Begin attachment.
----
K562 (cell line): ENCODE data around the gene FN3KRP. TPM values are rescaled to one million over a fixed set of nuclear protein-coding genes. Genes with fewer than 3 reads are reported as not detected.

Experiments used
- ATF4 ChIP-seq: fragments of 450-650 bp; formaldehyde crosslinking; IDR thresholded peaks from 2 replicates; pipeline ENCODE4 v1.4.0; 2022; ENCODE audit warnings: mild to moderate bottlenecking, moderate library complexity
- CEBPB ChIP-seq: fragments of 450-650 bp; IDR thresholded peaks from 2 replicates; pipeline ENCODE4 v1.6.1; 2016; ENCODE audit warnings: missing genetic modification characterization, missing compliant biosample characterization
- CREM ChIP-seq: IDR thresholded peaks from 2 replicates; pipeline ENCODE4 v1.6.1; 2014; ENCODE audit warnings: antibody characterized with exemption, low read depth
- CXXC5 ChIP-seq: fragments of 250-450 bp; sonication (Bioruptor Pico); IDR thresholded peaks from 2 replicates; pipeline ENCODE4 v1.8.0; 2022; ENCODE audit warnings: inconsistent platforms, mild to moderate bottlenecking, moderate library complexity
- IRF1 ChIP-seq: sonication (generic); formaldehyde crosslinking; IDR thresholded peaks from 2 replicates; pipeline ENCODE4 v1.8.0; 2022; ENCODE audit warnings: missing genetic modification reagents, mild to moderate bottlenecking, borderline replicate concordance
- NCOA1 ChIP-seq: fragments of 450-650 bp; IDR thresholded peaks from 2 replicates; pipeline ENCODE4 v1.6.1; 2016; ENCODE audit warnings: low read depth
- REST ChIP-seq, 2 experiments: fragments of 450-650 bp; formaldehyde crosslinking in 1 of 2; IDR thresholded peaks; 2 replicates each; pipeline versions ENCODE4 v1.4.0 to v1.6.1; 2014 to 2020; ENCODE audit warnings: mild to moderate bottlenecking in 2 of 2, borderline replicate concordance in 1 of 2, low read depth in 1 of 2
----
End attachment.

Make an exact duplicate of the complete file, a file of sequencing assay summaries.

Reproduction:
K562 (cell line): ENCODE data around the gene FN3KRP. TPM values are rescaled to one million over a fixed set of nuclear protein-coding genes. Genes with fewer than 3 reads are reported as not detected.

Experiments used
- ATF4 ChIP-seq: fragments of 450-650 bp; formaldehyde crosslinking; IDR thresholded peaks from 2 replicates; pipeline ENCODE4 v1.4.0; 2022; ENCODE audit warnings: mild to moderate bottlenecking, moderate library complexity
- CEBPB ChIP-seq: fragments of 450-650 bp; IDR thresholded peaks from 2 replicates; pipeline ENCODE4 v1.6.1; 2016; ENCODE audit warnings: missing genetic modification characterization, missing compliant biosample characterization
- CREM ChIP-seq: IDR thresholded peaks from 2 replicates; pipeline ENCODE4 v1.6.1; 2014; ENCODE audit warnings: antibody characterized with exemption, low read depth
- CXXC5 ChIP-seq: fragments of 250-450 bp; sonication (Bioruptor Pico); IDR thresholded peaks from 2 replicates; pipeline ENCODE4 v1.8.0; 2022; ENCODE audit warnings: inconsistent platforms, mild to moderate bottlenecking, moderate library complexity
- IRF1 ChIP-seq: sonication (generic); formaldehyde crosslinking; IDR thresholded peaks from 2 replicates; pipeline ENCODE4 v1.8.0; 2022; ENCODE audit warnings: missing genetic modification reagents, mild to moderate bottlenecking, borderline replicate concordance
- NCOA1 ChIP-seq: fragments of 450-650 bp; IDR thresholded peaks from 2 replicates; pipeline ENCODE4 v1.6.1; 2016; ENCODE audit warnings: low read depth
- REST ChIP-seq, 2 experiments: fragments of 450-650 bp; formaldehyde crosslinking in 1 of 2; IDR thresholded peaks; 2 replicates each; pipeline versions ENCODE4 v1.4.0 to v1.6.1; 2014 to 2020; ENCODE audit warnings: mild to moderate bottlenecking in 2 of 2, borderline replicate concordance in 1 of 2, low read depth in 1 of 2